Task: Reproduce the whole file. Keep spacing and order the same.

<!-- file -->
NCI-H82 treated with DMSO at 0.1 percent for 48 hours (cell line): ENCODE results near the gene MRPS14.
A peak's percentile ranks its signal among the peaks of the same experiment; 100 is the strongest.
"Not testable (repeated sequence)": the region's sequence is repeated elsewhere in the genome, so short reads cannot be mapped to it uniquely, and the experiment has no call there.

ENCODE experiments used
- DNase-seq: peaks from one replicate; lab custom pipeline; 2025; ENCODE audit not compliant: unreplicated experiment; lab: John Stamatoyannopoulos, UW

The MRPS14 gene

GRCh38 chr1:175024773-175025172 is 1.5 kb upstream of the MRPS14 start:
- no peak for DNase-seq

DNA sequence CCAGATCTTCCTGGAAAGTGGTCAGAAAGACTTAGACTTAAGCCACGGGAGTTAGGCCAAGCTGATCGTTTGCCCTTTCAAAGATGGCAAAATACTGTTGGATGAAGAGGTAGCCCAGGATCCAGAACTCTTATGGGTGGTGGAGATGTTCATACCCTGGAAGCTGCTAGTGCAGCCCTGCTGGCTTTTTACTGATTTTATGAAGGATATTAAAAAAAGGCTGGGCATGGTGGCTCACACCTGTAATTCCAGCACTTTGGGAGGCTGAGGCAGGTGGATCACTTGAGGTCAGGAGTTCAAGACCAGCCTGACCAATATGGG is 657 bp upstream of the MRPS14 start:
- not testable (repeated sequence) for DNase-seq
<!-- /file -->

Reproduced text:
NCI-H82 treated with DMSO at 0.1 percent for 48 hours (cell line): ENCODE results near the gene MRPS14.
A peak's percentile ranks its signal among the peaks of the same experiment; 100 is the strongest.
"Not testable (repeated sequence)": the region's sequence is repeated elsewhere in the genome, so short reads cannot be mapped to it uniquely, and the experiment has no call there.

ENCODE experiments used
- DNase-seq: peaks from one replicate; lab custom pipeline; 2025; ENCODE audit not compliant: unreplicated experiment; lab: John Stamatoyannopoulos, UW

The MRPS14 gene

GRCh38 chr1:175024773-175025172 is 1.5 kb upstream of the MRPS14 start:
- no peak for DNase-seq

DNA sequence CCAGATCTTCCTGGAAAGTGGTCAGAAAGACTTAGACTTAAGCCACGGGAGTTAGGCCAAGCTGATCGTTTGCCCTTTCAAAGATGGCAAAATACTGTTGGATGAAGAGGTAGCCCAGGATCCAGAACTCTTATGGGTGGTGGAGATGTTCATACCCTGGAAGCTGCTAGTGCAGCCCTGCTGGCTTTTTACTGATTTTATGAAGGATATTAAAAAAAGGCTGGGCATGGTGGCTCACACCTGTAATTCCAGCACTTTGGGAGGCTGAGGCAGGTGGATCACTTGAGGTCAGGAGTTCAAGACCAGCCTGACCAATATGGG is 657 bp upstream of the MRPS14 start:
- not testable (repeated sequence) for DNase-seq